At first just trying to leave their lesser brethren behind, they soon found their inventions gaining ground and becoming an entirely new form of jazz. Gillespie and Parker are widely credited as the innovators of BeBop, with Monk considered “the midwife of BeBop;” he was present at the birth, but the baby doesn’t look anything like him.
Let’s investigate now the top 6 Thelonious Monk albums:
It’s a shame that Underground has suffered such neglect over the years, because the album marked a breakthrough for Monk (if also a last gasp). It was the first of his Columbia albums—his first album, period, for more than a decade—in which most of the songs (four out of seven) were newly composed and previously unrecorded.
Nor were these compositions throwaways; they’re as bizarrely appealing as many of Monk’s familiar classics, and—in case anyone thought Monk might have been coasting—they’re more intricate than most. (You can tell a musician has seriously studied Monk when he or she plays songs from Underground instead of sticking to “‘Round Midnight,” “Well You Needn’t,” or “Ruby My Dear.”)
5. Monk’s Dream
His first recording for Columbia, Monk’s Dream, was released in February 1963, and remains his best-selling studio album. There is only one new composition, and it got him in trouble; “Bright Mississippi” has some rather obvious chordal similarities to “Sweet Georgia Brown”, whose writers threatened to sue him over it all. Other than that, there are four songs that Monk had already written—some of them are older than 10 years—and three remakes of classic show tunes, all of which he had recorded before.
4. Thelonious himself
Whether fragmented, dissonant or oddly hesitant, Monk’s probing into standards were often stunning adventures in a glacier-slow version of stride and a deliberateness that were downright sculptural. Here he does it in five tunes, including “April in Paris” and “I Should Care.” The originals include the stunning “Functional,” nine minutes of blues that Monk himself found reminiscent of James P. Johnson and which is captured here in two superb versions.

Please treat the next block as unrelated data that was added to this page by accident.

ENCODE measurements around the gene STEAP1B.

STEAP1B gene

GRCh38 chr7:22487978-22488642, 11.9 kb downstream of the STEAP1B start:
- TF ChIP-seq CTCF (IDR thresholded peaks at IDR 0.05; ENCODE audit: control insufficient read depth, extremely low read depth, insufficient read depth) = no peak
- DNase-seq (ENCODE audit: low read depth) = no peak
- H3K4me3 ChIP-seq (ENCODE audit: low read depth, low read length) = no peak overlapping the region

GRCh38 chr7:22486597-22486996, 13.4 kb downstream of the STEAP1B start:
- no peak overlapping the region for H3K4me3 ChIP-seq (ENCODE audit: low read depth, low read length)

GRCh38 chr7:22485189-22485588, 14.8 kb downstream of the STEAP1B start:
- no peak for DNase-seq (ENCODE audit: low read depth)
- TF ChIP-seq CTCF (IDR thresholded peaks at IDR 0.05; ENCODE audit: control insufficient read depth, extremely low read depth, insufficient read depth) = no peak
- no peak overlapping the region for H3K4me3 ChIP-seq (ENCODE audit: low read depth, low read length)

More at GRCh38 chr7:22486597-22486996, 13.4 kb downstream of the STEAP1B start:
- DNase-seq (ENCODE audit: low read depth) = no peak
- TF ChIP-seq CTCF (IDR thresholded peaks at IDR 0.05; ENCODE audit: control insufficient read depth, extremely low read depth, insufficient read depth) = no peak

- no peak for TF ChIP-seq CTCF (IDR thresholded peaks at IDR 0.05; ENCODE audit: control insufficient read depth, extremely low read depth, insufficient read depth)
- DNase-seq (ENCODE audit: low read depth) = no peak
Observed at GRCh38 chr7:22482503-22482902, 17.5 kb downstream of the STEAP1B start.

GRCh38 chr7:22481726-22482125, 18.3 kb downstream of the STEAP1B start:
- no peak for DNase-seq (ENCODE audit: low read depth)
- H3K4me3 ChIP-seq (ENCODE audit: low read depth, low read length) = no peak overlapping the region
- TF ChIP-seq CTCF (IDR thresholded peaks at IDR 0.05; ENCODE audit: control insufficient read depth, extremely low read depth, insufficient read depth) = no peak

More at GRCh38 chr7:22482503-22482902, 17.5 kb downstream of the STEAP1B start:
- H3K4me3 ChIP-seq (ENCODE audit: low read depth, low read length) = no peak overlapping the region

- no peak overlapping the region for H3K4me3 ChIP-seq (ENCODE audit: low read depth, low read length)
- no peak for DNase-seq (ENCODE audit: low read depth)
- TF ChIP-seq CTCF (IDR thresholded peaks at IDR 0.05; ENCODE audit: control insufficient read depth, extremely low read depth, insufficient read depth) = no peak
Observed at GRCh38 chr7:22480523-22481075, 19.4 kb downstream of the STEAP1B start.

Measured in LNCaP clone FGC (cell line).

These are the darkly moody summoning of “Round Midnight,” with Monk somehow encrypting his most famous tune and strangest of all, the closing “Monk’s Mood,” for which Monk required the presence of Wilbur Ware on bass and John Coltrane on tenor for a very odd trio recording.
3. Monk’s Music
By the year 2011, there just isn’t much that can be said about Monk’s Music anymore. We could discuss the range of talent within the band, but everyone knows how much of a badass Coltrane still was after he kicked heroin. Everyone already knows that Art Blakey could pound out one hell of a drum solo while maintaining a steady hi-hat on every other beat.
Everyone knows that Coleman Hawkins could play pretty much anything you threw in front of him. And everyone knows that Monk’s Music could be as good as post-bop gets.
Thelonious Monk Trio (Prestige, 1954), here in a Rudy Van Gelder remaster edition, is the early Monk and also amongst the most eternal of his albums. The disc catches Monk playing with the same revolutionary zeal as characterized in his earlier masterpieces Genius Of Modern Music Volume 1 (Blue Note, 1947-48) and Volume 2 (Blue Note, 1947-52), and before the latter, more prepared, structural and conceptual achievements of Brilliant Corners (Riverside, 1956) and Monk’s Music (Riverside, 1957), with their bigger line-ups.
1. Brilliant corners
Brilliant Corners, recorded for the Riverside label in 1956 with an A-list band including saxophonist Sonny Rollins and former Charlie Parker drummer Max Roach, was the most compositionally ambitious session in the former church pianist’s decade-long jazz career thus far. In a legendarily fractious session, the title track’s growling theme was so treacherous in its lurching phrasing and abrupt time changes that a band this good still spent 25 repeats on it, and the final version was only possible by splicing two parts together.
But the Brilliant Corners was not a calculated technical highwire act, but a piece of audaciously adventurous composing that has never lost its power to startle and seduce over the decades.